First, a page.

Caldwell talks property tax changes in 'Ask The Mayor' - Hawaii News Now - KGMB and KHNL

Caldwell talks property tax changes in 'Ask The Mayor'

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HONOLULU (HawaiiNewsNow) -

In an appearance on Hawaii News Now Sunrise on Monday, Honolulu Mayor Kirk Caldwell said that raising property taxes for certain homeowners may be considered as a possible alternative to help offset increases in operating costs for the City and County of Honolulu.

The proposal came after Caldwell was asked by a Hawaii News Now viewer whether the city would need to raise taxes to help fund the recent pay raises for the Honolulu Police Department

"I'm looking to maybe create a two-tiered tax system where we tax those who own second and third homes here in Honolulu, in places like Kahala, or other high end real estate, or own homes over a million or two million dollars, at a higher rate," said Mayor Caldwell.

Caldwell said that the increase in costs for certain services, like the up to $165 million dollars over four years needed for the H.P.D. pay raises, "never get less expensive," and that controlling expenses needs to continue to be a priority for city officials.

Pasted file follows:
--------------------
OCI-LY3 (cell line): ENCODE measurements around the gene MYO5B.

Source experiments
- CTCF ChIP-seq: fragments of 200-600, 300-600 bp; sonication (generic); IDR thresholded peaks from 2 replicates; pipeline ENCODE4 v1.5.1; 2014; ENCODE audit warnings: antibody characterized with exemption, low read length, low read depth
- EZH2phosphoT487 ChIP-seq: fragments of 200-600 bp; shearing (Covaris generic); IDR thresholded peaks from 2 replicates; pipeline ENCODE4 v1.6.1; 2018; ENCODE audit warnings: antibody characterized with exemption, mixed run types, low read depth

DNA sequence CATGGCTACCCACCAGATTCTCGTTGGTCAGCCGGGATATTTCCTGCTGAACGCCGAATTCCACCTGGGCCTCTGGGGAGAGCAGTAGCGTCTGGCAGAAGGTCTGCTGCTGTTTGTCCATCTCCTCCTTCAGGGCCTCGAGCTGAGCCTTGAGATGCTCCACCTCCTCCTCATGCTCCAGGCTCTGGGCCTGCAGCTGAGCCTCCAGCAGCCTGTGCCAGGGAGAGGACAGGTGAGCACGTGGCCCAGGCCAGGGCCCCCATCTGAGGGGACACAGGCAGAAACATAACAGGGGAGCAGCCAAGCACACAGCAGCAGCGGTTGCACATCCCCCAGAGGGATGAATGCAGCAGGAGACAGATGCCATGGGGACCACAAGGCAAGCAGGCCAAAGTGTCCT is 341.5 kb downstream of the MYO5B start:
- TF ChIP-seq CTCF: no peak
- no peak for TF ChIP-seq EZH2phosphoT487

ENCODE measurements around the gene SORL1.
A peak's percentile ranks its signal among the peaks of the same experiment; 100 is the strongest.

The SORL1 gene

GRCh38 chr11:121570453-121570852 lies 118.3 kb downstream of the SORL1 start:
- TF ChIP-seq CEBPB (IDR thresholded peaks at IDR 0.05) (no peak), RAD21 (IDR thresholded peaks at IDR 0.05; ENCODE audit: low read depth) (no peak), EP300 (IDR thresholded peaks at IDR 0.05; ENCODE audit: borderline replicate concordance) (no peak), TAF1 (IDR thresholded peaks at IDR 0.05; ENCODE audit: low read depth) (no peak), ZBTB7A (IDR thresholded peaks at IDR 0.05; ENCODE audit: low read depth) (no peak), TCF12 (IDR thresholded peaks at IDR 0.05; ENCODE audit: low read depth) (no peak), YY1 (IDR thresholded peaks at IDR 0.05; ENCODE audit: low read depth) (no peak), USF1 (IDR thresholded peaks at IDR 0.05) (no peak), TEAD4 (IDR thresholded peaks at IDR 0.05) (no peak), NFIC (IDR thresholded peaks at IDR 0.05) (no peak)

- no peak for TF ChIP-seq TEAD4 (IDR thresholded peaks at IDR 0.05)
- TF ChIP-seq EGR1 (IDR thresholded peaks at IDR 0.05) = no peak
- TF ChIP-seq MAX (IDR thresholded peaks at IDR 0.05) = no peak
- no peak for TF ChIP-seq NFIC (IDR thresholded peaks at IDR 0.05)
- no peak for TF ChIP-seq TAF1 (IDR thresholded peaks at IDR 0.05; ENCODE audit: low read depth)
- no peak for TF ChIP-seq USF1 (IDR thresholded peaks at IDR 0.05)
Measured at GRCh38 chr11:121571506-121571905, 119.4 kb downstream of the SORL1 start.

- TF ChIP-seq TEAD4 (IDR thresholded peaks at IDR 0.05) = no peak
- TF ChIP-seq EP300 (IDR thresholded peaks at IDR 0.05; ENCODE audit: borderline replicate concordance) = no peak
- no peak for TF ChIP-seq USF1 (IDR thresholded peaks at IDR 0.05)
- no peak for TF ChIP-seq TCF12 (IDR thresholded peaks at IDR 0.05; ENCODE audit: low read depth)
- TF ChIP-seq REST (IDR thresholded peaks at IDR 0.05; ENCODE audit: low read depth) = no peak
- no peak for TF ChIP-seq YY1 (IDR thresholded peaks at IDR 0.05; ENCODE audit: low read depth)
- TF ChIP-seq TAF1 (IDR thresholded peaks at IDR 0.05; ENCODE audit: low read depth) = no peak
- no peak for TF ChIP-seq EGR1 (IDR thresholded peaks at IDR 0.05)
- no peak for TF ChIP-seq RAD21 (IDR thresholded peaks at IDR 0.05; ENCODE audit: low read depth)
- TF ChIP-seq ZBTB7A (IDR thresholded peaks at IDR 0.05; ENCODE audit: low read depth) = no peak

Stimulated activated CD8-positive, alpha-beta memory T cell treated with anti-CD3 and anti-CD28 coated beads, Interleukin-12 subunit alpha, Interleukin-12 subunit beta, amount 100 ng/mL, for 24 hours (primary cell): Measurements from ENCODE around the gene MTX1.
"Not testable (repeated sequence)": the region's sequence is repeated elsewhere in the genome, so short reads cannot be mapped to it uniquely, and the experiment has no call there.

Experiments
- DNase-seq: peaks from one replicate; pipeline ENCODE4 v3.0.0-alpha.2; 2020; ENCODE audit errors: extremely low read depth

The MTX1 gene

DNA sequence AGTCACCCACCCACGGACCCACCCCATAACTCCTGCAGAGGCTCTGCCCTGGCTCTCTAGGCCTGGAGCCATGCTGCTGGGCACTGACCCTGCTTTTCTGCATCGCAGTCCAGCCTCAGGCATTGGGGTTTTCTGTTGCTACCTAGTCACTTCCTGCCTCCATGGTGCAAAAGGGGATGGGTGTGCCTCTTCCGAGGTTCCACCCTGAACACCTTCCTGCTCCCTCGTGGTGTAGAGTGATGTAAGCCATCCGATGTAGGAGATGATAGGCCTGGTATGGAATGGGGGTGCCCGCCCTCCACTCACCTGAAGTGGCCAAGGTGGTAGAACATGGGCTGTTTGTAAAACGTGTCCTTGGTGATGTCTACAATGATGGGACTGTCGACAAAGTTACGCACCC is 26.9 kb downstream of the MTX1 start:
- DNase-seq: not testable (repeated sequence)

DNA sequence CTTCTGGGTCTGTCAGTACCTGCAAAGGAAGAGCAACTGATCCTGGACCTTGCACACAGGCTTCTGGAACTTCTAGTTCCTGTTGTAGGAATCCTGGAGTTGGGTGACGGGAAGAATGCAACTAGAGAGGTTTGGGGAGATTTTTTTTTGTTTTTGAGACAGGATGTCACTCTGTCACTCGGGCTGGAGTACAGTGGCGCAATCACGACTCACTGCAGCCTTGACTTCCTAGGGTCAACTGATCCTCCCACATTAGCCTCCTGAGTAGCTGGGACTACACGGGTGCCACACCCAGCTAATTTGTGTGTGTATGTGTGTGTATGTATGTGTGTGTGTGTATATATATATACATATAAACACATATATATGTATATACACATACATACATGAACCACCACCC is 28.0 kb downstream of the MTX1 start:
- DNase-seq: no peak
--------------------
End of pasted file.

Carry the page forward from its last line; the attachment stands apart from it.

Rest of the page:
"We're going to have to look for ways to cut costs and look to enhance revenue, whether that's raising real property taxes or other types of fees," said Mayor Caldwell. "There's no other way. There is some give and take here, but as the price of government goes up, we have to meet the demands and expenses."

(Editors Note: After his appearance on Hawaii News Now Sunrise, Mayor Caldwell stuck around to answer more of the viewer questions that were posted to our Facebook page. His answers can be found below, with each question posted directly from Facebook. Mayor Caldwell will return to Sunrise each month for another "Ask The Mayor" segment to answer your questions from Facebook.)

Keoni Ronald:
"May The Mainland Homeless, scare away Tourists!!! Send the Mainland Homeless, back to their original homes!!!"

Mayor Caldwell:
"Urban legend has it that many homeless are given one way tickets to Hawaii. Homeless providers say that isn't true. However, there are some homeless who do want to return to their families on the mainland, and we are working with the visitor industry to develop a program where homeless people who do want to return to the mainland can be provided a one way ticket, along with a place to take a shower and find some clean clothes, so that they can return home clean."

Kimberly Anthony-Maeda:
What is the plan for beach bathrooms island wide? Would be nice if our bathrooms were nice for both tourists and locals. Also, if you do plan to remodel, how can we make sure the homeless won't mess them up?

Mayor Caldwell: